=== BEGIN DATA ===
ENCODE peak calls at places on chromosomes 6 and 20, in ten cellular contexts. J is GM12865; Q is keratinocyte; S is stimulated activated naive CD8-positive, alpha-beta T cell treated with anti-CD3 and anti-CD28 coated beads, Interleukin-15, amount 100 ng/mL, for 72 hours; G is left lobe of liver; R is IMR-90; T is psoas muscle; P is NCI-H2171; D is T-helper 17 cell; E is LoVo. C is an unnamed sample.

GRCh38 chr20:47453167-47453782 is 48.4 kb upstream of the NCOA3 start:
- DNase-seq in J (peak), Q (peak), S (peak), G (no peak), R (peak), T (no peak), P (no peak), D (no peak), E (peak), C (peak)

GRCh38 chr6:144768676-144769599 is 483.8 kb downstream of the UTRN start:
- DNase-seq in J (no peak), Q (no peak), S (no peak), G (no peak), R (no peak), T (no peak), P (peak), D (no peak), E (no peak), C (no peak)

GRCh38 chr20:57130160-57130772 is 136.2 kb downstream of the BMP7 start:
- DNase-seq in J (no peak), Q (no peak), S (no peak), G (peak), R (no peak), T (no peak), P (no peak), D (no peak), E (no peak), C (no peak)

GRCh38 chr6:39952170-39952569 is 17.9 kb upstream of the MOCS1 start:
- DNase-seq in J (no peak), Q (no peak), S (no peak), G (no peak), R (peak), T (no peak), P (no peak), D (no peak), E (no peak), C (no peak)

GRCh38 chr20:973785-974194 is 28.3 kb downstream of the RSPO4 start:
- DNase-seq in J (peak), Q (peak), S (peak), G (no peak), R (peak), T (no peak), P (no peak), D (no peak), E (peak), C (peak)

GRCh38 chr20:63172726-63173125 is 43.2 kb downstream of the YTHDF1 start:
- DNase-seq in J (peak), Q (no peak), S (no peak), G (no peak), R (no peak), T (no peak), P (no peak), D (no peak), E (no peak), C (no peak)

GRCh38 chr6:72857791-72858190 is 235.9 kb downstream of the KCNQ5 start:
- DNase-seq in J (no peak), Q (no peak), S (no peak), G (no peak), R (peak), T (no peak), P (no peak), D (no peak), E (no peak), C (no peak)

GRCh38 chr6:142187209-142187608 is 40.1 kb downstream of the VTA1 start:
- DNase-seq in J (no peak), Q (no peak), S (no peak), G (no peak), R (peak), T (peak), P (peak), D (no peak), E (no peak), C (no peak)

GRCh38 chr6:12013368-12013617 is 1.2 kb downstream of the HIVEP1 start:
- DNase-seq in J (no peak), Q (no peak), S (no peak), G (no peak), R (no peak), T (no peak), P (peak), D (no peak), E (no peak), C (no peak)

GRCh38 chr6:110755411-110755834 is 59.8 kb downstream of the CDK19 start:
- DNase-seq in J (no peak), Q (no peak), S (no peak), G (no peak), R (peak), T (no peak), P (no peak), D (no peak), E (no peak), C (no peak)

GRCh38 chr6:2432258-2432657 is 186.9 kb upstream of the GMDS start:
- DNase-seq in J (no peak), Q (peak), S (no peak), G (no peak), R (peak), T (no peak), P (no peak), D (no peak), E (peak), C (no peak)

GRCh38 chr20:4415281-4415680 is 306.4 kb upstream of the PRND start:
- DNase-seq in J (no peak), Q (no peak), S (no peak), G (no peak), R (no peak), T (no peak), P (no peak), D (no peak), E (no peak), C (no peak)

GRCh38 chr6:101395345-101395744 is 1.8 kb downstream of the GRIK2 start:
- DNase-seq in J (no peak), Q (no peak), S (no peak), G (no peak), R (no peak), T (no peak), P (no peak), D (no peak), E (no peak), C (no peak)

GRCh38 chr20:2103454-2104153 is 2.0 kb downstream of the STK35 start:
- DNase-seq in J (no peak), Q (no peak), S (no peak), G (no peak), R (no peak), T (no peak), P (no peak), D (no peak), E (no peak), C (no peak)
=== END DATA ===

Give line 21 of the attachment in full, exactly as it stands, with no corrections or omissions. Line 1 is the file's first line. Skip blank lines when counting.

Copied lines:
- DNase-seq in J (no peak), Q (no peak), S (no peak), G (no peak), R (peak), T (no peak), P (no peak), D (no peak), E (no peak), C (no peak)